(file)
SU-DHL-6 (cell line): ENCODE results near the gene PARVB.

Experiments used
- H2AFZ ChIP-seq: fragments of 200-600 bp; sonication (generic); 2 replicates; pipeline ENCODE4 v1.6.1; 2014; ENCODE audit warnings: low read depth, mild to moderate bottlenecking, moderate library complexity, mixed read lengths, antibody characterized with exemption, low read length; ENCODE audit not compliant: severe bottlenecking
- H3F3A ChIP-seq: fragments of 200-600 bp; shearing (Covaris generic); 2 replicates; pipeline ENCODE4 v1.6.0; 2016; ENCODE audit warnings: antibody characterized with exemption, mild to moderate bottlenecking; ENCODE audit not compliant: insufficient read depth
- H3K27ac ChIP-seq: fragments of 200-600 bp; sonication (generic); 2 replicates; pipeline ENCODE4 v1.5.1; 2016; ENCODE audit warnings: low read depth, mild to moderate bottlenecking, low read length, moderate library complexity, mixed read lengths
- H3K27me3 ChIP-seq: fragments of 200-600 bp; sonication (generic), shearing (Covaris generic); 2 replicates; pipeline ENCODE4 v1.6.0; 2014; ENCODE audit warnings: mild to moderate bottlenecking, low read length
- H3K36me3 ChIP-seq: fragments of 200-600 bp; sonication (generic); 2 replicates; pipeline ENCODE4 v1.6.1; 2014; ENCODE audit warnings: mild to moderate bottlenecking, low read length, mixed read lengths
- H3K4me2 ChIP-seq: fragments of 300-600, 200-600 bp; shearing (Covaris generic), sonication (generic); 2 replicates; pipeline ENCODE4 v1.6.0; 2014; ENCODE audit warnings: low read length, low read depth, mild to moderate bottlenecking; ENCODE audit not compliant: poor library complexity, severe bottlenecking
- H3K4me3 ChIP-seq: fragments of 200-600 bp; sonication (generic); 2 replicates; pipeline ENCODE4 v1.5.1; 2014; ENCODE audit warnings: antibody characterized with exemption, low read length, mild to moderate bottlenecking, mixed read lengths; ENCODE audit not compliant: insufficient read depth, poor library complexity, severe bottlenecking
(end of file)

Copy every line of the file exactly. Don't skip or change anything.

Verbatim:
SU-DHL-6 (cell line): ENCODE results near the gene PARVB.

Experiments used
- H2AFZ ChIP-seq: fragments of 200-600 bp; sonication (generic); 2 replicates; pipeline ENCODE4 v1.6.1; 2014; ENCODE audit warnings: low read depth, mild to moderate bottlenecking, moderate library complexity, mixed read lengths, antibody characterized with exemption, low read length; ENCODE audit not compliant: severe bottlenecking
- H3F3A ChIP-seq: fragments of 200-600 bp; shearing (Covaris generic); 2 replicates; pipeline ENCODE4 v1.6.0; 2016; ENCODE audit warnings: antibody characterized with exemption, mild to moderate bottlenecking; ENCODE audit not compliant: insufficient read depth
- H3K27ac ChIP-seq: fragments of 200-600 bp; sonication (generic); 2 replicates; pipeline ENCODE4 v1.5.1; 2016; ENCODE audit warnings: low read depth, mild to moderate bottlenecking, low read length, moderate library complexity, mixed read lengths
- H3K27me3 ChIP-seq: fragments of 200-600 bp; sonication (generic), shearing (Covaris generic); 2 replicates; pipeline ENCODE4 v1.6.0; 2014; ENCODE audit warnings: mild to moderate bottlenecking, low read length
- H3K36me3 ChIP-seq: fragments of 200-600 bp; sonication (generic); 2 replicates; pipeline ENCODE4 v1.6.1; 2014; ENCODE audit warnings: mild to moderate bottlenecking, low read length, mixed read lengths
- H3K4me2 ChIP-seq: fragments of 300-600, 200-600 bp; shearing (Covaris generic), sonication (generic); 2 replicates; pipeline ENCODE4 v1.6.0; 2014; ENCODE audit warnings: low read length, low read depth, mild to moderate bottlenecking; ENCODE audit not compliant: poor library complexity, severe bottlenecking
- H3K4me3 ChIP-seq: fragments of 200-600 bp; sonication (generic); 2 replicates; pipeline ENCODE4 v1.5.1; 2014; ENCODE audit warnings: antibody characterized with exemption, low read length, mild to moderate bottlenecking, mixed read lengths; ENCODE audit not compliant: insufficient read depth, poor library complexity, severe bottlenecking